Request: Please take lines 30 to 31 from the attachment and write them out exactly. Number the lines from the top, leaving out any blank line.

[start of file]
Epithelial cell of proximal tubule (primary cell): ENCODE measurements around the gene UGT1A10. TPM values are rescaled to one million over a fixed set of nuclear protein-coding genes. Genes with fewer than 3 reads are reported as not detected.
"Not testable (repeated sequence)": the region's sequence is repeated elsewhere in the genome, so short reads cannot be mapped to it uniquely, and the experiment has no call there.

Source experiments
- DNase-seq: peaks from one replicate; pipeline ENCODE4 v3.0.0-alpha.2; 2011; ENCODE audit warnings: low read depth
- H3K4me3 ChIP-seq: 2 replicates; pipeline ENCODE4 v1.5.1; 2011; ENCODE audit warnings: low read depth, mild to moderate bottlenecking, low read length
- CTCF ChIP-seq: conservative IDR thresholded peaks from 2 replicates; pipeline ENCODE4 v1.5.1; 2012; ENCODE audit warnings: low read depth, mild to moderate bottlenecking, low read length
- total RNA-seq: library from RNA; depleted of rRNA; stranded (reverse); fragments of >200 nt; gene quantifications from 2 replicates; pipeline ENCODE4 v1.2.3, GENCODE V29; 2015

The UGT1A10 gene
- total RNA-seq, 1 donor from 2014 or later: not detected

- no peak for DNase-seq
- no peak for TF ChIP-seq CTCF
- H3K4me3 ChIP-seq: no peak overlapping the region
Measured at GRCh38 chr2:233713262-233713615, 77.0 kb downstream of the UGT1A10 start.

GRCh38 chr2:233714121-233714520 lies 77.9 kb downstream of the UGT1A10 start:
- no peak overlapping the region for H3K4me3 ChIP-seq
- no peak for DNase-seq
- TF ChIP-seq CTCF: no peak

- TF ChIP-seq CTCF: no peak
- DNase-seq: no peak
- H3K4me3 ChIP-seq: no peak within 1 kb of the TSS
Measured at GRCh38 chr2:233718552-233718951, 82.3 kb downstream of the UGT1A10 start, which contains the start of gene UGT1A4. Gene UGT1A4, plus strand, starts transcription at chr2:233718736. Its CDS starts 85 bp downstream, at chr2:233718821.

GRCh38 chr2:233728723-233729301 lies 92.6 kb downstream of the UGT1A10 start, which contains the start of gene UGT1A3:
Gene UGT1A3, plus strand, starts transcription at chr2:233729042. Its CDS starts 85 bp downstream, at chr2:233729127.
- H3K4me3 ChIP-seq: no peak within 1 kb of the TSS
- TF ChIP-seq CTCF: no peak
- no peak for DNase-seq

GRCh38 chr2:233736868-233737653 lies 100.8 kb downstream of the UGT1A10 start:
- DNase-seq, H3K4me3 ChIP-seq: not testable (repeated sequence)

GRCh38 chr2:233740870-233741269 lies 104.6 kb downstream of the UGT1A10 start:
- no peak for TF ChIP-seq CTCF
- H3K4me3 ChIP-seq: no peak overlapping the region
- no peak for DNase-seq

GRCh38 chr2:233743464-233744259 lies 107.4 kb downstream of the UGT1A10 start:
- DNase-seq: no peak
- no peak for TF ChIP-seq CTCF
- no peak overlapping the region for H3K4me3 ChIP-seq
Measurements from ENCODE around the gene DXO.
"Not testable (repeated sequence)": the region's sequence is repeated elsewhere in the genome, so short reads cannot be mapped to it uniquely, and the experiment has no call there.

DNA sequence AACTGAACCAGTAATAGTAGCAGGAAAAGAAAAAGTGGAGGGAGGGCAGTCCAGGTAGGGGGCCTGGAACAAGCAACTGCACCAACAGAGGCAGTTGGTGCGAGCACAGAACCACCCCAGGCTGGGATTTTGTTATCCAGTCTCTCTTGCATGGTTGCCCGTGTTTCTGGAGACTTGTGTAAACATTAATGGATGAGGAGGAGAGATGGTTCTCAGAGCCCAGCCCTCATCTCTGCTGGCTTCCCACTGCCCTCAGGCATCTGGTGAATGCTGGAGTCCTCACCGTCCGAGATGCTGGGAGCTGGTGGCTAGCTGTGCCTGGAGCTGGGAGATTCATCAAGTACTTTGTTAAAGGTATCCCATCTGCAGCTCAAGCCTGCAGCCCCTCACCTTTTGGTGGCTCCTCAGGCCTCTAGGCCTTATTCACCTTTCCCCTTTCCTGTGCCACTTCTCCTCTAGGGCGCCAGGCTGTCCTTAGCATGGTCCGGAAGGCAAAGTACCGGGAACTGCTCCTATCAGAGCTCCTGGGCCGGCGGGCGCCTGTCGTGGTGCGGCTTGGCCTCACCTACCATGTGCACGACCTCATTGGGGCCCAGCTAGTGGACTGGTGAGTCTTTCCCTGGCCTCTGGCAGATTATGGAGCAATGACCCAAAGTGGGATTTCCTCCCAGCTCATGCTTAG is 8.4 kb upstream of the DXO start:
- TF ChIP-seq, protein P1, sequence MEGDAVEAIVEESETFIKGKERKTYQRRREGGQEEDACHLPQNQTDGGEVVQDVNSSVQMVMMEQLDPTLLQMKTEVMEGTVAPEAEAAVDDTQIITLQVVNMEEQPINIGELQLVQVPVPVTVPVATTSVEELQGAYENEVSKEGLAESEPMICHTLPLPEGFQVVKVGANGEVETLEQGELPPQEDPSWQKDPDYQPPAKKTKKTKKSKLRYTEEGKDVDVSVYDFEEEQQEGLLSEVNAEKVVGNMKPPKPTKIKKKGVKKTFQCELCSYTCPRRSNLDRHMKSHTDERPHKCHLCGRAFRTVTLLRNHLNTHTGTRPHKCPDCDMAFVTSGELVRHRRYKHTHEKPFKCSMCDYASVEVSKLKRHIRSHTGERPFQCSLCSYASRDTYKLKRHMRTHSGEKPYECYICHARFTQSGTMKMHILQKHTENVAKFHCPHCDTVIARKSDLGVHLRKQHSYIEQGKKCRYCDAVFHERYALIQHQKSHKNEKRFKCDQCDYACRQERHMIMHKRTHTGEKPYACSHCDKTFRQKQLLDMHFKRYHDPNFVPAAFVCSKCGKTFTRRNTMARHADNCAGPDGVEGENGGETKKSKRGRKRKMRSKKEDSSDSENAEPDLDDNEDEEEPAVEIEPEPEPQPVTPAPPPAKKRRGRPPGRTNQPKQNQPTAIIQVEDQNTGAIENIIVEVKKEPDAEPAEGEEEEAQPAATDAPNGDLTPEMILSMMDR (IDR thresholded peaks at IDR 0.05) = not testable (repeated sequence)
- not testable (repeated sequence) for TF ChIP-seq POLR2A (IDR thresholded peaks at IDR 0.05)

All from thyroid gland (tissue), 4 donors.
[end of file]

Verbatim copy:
- no peak for TF ChIP-seq CTCF
- H3K4me3 ChIP-seq: no peak overlapping the region